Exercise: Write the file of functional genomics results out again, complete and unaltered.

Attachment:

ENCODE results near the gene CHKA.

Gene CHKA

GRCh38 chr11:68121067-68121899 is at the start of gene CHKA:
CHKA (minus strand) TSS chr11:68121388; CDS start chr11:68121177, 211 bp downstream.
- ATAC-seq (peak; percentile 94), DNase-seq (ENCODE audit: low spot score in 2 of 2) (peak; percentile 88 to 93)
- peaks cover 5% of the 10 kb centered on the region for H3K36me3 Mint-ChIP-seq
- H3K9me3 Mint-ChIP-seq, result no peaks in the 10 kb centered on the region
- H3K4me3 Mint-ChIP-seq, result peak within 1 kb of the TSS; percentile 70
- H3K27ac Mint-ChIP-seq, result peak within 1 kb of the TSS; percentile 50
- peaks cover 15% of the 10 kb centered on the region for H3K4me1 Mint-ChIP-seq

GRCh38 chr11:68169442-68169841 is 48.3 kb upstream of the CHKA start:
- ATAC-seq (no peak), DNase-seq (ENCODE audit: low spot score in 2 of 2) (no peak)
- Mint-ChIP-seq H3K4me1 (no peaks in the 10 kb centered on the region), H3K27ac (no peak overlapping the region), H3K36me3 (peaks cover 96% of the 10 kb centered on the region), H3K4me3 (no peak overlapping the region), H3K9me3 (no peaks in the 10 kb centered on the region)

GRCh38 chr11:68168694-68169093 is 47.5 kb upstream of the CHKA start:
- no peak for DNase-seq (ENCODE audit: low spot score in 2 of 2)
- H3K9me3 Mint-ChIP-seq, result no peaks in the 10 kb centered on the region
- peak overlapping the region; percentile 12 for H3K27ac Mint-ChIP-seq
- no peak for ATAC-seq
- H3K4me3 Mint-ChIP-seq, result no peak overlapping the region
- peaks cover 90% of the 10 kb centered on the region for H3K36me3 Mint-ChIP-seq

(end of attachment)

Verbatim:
ENCODE results near the gene CHKA.

Gene CHKA

GRCh38 chr11:68121067-68121899 is at the start of gene CHKA:
CHKA (minus strand) TSS chr11:68121388; CDS start chr11:68121177, 211 bp downstream.
- ATAC-seq (peak; percentile 94), DNase-seq (ENCODE audit: low spot score in 2 of 2) (peak; percentile 88 to 93)
- peaks cover 5% of the 10 kb centered on the region for H3K36me3 Mint-ChIP-seq
- H3K9me3 Mint-ChIP-seq, result no peaks in the 10 kb centered on the region
- H3K4me3 Mint-ChIP-seq, result peak within 1 kb of the TSS; percentile 70
- H3K27ac Mint-ChIP-seq, result peak within 1 kb of the TSS; percentile 50
- peaks cover 15% of the 10 kb centered on the region for H3K4me1 Mint-ChIP-seq

GRCh38 chr11:68169442-68169841 is 48.3 kb upstream of the CHKA start:
- ATAC-seq (no peak), DNase-seq (ENCODE audit: low spot score in 2 of 2) (no peak)
- Mint-ChIP-seq H3K4me1 (no peaks in the 10 kb centered on the region), H3K27ac (no peak overlapping the region), H3K36me3 (peaks cover 96% of the 10 kb centered on the region), H3K4me3 (no peak overlapping the region), H3K9me3 (no peaks in the 10 kb centered on the region)

GRCh38 chr11:68168694-68169093 is 47.5 kb upstream of the CHKA start:
- no peak for DNase-seq (ENCODE audit: low spot score in 2 of 2)
- H3K9me3 Mint-ChIP-seq, result no peaks in the 10 kb centered on the region
- peak overlapping the region; percentile 12 for H3K27ac Mint-ChIP-seq
- no peak for ATAC-seq
- H3K4me3 Mint-ChIP-seq, result no peak overlapping the region
- peaks cover 90% of the 10 kb centered on the region for H3K36me3 Mint-ChIP-seq